eDNA testing helping to create healthy farm dams

Demonstrating the testing of turbidity levels at Neerim South wetlands.

Did you know every creature leaves traces of DNA in their surrounding environment, through skin cells, hair, scales and other bodily secretions? Known as environmental DNA, or eDNA for short, it is a new way of detecting wildlife that Victorian-based company, EnviroDNA is at the forefront of.

Using innovative technology, scientists are able to extract DNA from a sample of water and use it to identify the animal, plant or organism that left it behind. The unique sequence of each DNA molecule is then analysed for matches against a database of species. By providing evidence of what is – or is not – present in an environment, eDNA is a genetic fingerprint that offers the opportunity to monitor endangered and invasive species, biodiversity and biosecurity.

In November 2018, the team at EnivroDNA began working with Jindivick Landcare Group and Neerim District Landcare Group to collect water samples from 16 farm dams across the West Gippsland region. These water samples will be tested to detect eDNA, giving farmers information on the health of their water and what wildlife might be present on their property.

Dams are a critical resource on farms for irrigation and stock watering, but they also play an important role in
creating biodiversity in agricultural landscapes. According to Land & Water Australia there are over two million farm dams in Australia.

The aim of the project is to map the biodiversity across farm dams in order to determine their suitability to support local wildlife and improve the agricultural landscape.

For Phil Darton, from Neerim District Landcare Group, it is an exciting opportunity.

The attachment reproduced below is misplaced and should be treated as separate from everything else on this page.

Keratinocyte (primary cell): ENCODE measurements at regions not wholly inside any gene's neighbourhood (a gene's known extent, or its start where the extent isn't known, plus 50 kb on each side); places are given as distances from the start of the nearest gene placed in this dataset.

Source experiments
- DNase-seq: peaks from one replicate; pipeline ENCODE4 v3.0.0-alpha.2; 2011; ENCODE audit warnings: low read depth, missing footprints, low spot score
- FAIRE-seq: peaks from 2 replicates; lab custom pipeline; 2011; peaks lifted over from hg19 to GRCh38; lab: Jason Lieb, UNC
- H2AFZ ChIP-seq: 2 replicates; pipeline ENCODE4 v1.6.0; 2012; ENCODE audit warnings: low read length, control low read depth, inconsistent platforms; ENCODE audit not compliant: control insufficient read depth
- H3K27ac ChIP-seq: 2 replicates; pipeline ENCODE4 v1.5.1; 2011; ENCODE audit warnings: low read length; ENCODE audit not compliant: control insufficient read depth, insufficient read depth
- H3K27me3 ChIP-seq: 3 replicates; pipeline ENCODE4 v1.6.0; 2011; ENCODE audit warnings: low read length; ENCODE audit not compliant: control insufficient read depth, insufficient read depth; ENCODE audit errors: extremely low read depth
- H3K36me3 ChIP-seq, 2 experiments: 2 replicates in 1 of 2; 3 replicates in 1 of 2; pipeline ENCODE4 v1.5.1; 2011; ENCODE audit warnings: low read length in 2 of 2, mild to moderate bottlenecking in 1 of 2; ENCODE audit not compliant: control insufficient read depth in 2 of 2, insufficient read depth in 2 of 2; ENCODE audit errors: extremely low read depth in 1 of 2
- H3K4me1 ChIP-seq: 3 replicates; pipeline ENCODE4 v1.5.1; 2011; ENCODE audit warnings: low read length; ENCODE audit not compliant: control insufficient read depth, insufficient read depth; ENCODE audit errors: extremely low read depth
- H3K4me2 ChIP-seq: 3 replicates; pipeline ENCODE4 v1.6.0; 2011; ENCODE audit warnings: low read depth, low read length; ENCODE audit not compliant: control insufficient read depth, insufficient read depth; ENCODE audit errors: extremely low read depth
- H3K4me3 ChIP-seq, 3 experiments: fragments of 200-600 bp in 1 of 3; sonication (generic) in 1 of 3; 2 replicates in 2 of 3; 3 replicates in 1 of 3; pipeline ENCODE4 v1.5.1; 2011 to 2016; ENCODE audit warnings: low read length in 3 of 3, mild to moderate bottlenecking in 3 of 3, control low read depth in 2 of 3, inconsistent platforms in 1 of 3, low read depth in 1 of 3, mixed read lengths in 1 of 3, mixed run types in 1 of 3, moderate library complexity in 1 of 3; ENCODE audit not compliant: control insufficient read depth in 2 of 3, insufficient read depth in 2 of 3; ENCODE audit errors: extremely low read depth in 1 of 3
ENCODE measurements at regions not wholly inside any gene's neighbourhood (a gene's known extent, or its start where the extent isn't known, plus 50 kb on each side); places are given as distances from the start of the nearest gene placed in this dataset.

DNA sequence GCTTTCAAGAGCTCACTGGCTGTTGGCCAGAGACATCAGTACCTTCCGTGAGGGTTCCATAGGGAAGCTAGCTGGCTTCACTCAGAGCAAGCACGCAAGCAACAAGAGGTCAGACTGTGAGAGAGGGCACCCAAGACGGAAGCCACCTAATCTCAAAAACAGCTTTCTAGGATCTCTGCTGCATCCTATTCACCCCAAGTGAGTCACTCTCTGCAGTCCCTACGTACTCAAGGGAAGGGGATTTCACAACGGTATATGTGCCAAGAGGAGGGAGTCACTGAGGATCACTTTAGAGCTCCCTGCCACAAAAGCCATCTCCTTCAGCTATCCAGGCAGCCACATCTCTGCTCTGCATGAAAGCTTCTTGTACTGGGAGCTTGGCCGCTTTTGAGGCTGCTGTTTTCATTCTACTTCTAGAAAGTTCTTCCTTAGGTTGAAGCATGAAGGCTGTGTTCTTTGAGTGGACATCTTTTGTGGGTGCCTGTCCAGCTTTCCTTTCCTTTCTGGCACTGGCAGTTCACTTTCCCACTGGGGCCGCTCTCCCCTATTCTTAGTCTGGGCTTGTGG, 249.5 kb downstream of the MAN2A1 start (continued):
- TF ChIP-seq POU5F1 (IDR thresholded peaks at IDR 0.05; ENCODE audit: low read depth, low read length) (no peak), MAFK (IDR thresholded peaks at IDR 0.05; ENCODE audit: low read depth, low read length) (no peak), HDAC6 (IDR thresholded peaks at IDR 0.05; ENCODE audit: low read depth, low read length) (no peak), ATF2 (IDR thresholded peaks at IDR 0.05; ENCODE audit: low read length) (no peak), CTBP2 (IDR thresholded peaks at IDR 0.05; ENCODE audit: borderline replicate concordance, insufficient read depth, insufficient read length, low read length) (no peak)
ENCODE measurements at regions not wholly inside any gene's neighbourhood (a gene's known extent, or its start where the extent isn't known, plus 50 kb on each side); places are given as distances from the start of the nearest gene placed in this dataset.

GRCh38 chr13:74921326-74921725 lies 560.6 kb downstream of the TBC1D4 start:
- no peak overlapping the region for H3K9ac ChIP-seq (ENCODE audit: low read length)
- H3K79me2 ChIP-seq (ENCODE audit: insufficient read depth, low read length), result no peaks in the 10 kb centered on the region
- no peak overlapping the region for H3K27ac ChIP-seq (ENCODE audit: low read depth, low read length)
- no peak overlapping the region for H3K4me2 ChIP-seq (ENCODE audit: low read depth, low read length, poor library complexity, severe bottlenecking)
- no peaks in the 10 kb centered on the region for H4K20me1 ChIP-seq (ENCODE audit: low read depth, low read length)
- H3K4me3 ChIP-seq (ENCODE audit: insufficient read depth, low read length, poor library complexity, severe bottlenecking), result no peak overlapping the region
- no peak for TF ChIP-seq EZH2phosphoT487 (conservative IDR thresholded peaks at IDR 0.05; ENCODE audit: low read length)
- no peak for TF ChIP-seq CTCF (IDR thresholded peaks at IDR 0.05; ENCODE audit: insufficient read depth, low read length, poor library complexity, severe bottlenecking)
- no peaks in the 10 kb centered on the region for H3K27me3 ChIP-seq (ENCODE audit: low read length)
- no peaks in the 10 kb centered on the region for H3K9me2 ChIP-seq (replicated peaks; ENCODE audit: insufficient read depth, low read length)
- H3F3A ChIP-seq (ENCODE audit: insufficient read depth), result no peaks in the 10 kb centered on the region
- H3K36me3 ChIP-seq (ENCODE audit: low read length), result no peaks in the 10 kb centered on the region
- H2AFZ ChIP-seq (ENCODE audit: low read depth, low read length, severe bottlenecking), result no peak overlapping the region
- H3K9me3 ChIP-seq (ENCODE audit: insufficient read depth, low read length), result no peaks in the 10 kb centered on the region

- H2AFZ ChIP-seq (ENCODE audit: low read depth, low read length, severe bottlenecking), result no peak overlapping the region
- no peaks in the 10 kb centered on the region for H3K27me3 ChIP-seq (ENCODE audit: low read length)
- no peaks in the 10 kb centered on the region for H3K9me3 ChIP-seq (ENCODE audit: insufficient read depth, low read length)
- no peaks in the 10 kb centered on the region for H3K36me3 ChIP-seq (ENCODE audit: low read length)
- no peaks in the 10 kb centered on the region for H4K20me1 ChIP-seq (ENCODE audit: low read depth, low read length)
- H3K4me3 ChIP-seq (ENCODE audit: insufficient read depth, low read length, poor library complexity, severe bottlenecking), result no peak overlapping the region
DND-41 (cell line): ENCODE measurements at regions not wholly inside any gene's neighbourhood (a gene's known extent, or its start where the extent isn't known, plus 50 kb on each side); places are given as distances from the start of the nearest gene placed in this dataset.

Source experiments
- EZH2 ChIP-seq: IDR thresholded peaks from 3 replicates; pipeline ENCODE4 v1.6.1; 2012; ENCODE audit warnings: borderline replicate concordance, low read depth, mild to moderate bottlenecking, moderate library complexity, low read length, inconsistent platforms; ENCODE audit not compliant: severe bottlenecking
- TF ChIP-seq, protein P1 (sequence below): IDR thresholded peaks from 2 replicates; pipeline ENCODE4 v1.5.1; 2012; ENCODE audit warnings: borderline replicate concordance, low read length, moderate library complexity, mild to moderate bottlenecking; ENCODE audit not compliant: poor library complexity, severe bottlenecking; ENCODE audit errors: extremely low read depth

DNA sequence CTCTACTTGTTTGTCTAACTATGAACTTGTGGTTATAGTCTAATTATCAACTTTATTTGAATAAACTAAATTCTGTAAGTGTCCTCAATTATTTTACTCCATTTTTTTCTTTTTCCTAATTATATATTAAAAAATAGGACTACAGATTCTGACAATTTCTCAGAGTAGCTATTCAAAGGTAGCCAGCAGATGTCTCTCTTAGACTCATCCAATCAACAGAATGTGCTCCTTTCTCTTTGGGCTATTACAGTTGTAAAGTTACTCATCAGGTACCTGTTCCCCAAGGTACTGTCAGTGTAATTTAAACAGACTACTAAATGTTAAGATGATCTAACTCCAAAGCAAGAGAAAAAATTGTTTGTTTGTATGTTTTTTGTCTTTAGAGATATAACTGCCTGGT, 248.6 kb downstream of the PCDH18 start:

“I think dams are a resource we haven’t looked at in providing a corridor system for wildlife,” he said. “We’ve looked at streams, we’ve looked at creeks, but we haven’t looked into dams before.”

Local farmer and fellow group member Lindsay Lockett agrees, highlighting the benefits of a healthy dam for productivity.

“This project enables me to explore the water health of my dams which is important for protecting my livestock,” Lindsay said. “They’re my livelihood; I don’t want them getting sick.”

Increasing biodiversity in and around farm dams is an opportunity to make farming more ecological sustainable.

“For farmers, there is an enormous benefit to productivity from a healthier and more biodiverse dam,” Helen Barclay, EnviroDNA managing director said. “Through our testing we are interested in finding out how dams can be a sustainable support system for local wildlife in order to increase overall farm health. It offers a win-win situation.”

To stay informed about EnviroDNA’s research contact Helen Barclay at hbarclay@envirodna.com.

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